Three Essentials for Good Worldbuilding

There are a couple of things I look for to help strengthen worldbuilding and build a level of immersion – because that’s what you want. Immersion. You want someone to “buy in” to the world you have made and care about what happens. You want it to create that suspension of disbelief that makes them worry about what will happen and who it will happen to, even though it’s entirely fictional.

And believe it or not, you don’t have to build out literally every aspect of the world to do it. In fact, I think that can take longer and make it harder to create an immersive experience. At least within a short window of time, as you’re dividing yourself over what could be an entire planet or galaxy. Not that it isn’t fun, of course. I’ve talked at length about how much fun worldbuilding can be when you get carried away.

Sometimes it takes a backseat to character & plot, but if you’re writing sci-fi or fantasy, half the fun is the fact that we are getting to explore a world unlike our own. So when the worldbuilding is neglected you can feel a little cheated. After some thinking, I came up with three ‘rules’ that I think help guide your worldbuilding and your writing to be stronger and more immersive.

Internal Logic

I think this is where most worldbuilding falls flat, and that’s simply a lack of depth. I think it can also be the hardest to do. You have to consider the effects and consequences of everything you introduce. You can’t have a world where magic is common and not have it be a part of everyday life. Or if you do, there needs to be a reason. If there is no reason it feels like it was included because the creator willed it. You want it to feel organic, like there was no other way it could have ended up. One you can understand without it being spelt out for you.

To do this I ask myself why. I’ve already been over my worldbuilding process at least a hundred times at this point, but I take the biggest influences of the world and dig deep. Explore the effects it will have on the rest of the world. There is a reason why a certain thing is this way. Why they eat this meat and not that one. Why they raise their children in this particular way.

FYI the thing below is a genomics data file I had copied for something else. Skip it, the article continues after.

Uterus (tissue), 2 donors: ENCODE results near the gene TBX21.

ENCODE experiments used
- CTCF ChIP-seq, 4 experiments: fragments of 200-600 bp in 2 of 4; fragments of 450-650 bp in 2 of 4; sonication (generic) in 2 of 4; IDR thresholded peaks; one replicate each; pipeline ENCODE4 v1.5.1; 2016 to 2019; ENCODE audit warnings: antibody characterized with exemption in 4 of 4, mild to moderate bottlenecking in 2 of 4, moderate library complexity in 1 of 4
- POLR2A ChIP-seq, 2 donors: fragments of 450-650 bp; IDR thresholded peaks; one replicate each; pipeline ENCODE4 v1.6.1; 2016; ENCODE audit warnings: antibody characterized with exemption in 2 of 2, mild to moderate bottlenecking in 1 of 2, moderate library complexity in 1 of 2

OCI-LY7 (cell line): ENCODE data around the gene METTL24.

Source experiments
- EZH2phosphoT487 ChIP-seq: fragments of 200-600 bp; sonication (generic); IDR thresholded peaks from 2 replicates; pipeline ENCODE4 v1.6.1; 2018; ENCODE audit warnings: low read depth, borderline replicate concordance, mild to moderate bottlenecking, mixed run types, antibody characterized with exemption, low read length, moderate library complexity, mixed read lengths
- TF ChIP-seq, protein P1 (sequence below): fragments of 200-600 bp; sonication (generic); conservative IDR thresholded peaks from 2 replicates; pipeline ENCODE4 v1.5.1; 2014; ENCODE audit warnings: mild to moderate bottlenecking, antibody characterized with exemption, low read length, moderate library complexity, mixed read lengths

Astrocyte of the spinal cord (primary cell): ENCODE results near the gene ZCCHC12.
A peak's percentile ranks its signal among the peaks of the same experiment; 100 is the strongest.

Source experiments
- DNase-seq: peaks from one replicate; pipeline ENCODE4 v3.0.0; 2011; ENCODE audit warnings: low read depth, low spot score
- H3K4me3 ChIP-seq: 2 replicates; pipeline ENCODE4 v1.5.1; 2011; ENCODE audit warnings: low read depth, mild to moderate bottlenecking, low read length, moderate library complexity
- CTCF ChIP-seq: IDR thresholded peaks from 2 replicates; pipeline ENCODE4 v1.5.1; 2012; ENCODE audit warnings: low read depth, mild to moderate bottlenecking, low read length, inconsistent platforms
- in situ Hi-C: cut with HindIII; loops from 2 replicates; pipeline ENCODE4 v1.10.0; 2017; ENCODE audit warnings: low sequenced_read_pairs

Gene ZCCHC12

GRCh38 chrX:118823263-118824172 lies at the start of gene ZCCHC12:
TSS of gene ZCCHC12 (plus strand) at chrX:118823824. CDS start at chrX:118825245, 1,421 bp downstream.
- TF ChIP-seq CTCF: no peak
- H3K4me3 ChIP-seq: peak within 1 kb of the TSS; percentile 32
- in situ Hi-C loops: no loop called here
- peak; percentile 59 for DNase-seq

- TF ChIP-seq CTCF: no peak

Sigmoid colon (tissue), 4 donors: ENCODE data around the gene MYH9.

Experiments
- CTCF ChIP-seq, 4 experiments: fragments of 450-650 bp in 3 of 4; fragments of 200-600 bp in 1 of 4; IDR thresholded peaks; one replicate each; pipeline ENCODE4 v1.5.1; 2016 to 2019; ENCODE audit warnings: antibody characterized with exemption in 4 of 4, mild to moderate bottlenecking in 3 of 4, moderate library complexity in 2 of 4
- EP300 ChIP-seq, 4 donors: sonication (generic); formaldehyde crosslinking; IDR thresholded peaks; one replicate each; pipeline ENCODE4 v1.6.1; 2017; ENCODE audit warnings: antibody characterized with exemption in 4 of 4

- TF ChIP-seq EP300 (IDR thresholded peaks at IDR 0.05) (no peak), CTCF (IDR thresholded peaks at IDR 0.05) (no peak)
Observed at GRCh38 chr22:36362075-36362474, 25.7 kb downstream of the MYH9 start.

It’s also important to think about what it won’t allow. You’re not going to find people eating a bunch of fruit where the weather isn’t conducive to growing fruit trees. You won’t (or shouldn’t – I’ve read books that did otherwise) have mages casting magic out in the open in a city where magic is outlawed.

Details

A fictional world will feel more real if there are details. It’s not just a tree, it’s a maple. It’s not just a chair, it’s made of carved wood with a silk cushion for a seat. You have to paint a picture, and the way to do that is with specificity. Not so much that you spend too much time describing a room and leaving nothing to the imagination. You want enough to make the reader feel grounded, and give them an impression of what it would look like without actually spelling it all out.

You can, of course, use a filter for this, like a character, or have a tone or mood in mind. Describing a room with soft, round pillows as rich in colour as ripe plums, with the warm spice of freshly brewed chai wafting through the air is going to seem inviting and create a cosy atmosphere. I don’t have to describe literally everything for it to do that

Now you might argue that it’s just setting – the details are just descriptions of different places, and not proper ‘worldbuilding’. And you’re not wrong. Describing the way a room looks hardly feels like you’re ‘building a world’, but good worldbuilding is what informs those details. They’re drinking tea to ward off the cold because it’s winter. They have luxurious seating because they happen to be wealthy or in a position of power. Details are not only going to make the world feel more immersive, but they’re usually more effective at communicating ideas by showing rather than simply telling.

History

This one is admittedly a lot of work, but it’s also my favourite. Probably because I’m absolute trash for lore. You don’t want to know how many hours I’ve spent on the wiki pages of big SFF series because it’s quite honestly shameful, but I always find it fascinating to read a fictional history.

This kind of has to do with the first point – Internal Logic. Why something exists the way it does, except, rather than being out of common sense or physical limitations, it’s the result of past experiences, changes in society or culture and government.

The impression that there was a past behind the world, and a reason for why things are they way they are goes a long way in making a fascinating and engaging world. Not to mention, the idea that you are only seeing a small slice of the pie makes you want to know and see more. It makes you want to know why. And the more you do learn, the more invested you become.

The more invested you are? That’s immersion, baby.

I’ll admit I hold my worldbuilding to a pretty high standard, and for some it just isn’t as important. And that’s fine. We all immerse ourselves in stories for different reasons, and for me the escapism of SFF is one of them. Which means I hold good worldbuilding on a higher pedestal than many would.

But if you’re like me, then maybe this post has given you some food for thought the next time you’re writing a story or enjoying a good book.

Let’s Talk About It!

Do you have any of your own rules for good worldbuilding? Do you agree with what I’ve got here? Think there are any that I’ve missed? Let’s chat in the comments!

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